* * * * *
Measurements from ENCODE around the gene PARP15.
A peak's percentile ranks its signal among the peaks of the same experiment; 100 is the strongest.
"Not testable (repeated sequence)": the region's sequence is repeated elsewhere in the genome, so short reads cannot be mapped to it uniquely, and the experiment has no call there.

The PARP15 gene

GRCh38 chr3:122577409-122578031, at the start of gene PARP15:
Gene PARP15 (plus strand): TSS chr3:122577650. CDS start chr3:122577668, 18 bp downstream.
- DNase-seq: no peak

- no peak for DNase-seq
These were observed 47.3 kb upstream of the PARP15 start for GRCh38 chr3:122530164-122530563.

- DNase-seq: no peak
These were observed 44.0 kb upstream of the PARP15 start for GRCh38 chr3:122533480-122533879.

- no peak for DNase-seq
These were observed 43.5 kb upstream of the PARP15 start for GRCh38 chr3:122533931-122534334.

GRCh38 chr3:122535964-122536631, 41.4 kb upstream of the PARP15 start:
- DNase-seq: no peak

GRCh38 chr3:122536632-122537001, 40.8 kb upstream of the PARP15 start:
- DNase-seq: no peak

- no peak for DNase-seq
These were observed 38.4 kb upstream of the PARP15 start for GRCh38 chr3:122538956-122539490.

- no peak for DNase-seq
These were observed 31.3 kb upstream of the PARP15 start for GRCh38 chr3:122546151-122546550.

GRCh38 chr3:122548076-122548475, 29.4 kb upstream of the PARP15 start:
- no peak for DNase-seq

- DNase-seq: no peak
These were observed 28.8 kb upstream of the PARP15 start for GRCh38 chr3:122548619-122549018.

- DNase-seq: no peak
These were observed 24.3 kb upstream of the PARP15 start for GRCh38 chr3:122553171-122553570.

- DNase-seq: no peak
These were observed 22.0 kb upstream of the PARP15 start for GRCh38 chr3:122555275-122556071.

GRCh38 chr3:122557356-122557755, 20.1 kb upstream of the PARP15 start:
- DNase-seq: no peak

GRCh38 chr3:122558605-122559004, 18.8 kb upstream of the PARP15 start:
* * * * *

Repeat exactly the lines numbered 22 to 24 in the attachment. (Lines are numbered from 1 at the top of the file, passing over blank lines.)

GRCh38 chr3:122548076-122548475, 29.4 kb upstream of the PARP15 start:
- no peak for DNase-seq

- DNase-seq: no peak